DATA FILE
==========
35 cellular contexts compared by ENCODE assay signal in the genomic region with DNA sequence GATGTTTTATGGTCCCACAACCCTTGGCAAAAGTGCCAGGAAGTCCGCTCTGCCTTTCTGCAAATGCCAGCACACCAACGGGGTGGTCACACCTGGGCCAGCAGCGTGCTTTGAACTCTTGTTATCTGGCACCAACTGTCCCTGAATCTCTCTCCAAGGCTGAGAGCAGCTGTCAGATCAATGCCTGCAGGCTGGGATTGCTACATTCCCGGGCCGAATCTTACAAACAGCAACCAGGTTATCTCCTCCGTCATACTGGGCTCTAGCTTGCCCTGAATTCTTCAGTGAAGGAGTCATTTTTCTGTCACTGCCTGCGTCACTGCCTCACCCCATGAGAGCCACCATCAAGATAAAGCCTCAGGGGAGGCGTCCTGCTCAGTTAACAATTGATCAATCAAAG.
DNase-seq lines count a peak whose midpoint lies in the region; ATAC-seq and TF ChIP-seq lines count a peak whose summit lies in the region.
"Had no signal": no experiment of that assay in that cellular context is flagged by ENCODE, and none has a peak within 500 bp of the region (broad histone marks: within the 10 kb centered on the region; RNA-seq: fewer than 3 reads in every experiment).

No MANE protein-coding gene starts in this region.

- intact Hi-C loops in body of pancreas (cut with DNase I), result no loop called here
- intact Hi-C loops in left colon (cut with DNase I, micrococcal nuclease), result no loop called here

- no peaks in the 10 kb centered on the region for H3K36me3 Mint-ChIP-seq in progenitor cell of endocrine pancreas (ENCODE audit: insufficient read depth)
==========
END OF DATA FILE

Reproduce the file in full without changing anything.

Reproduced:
35 cellular contexts compared by ENCODE assay signal in the genomic region with DNA sequence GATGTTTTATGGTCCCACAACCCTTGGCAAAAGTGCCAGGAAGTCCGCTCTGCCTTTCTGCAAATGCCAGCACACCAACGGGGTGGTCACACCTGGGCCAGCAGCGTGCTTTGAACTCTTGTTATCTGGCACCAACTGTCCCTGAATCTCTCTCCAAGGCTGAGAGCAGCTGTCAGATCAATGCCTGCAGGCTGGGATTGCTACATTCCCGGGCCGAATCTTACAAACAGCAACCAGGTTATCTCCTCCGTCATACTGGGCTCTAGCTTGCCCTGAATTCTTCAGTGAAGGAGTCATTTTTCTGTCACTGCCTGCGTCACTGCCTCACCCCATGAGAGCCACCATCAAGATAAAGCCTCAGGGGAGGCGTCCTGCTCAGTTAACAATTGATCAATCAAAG.
DNase-seq lines count a peak whose midpoint lies in the region; ATAC-seq and TF ChIP-seq lines count a peak whose summit lies in the region.
"Had no signal": no experiment of that assay in that cellular context is flagged by ENCODE, and none has a peak within 500 bp of the region (broad histone marks: within the 10 kb centered on the region; RNA-seq: fewer than 3 reads in every experiment).

No MANE protein-coding gene starts in this region.

- intact Hi-C loops in body of pancreas (cut with DNase I), result no loop called here
- intact Hi-C loops in left colon (cut with DNase I, micrococcal nuclease), result no loop called here

- no peaks in the 10 kb centered on the region for H3K36me3 Mint-ChIP-seq in progenitor cell of endocrine pancreas (ENCODE audit: insufficient read depth)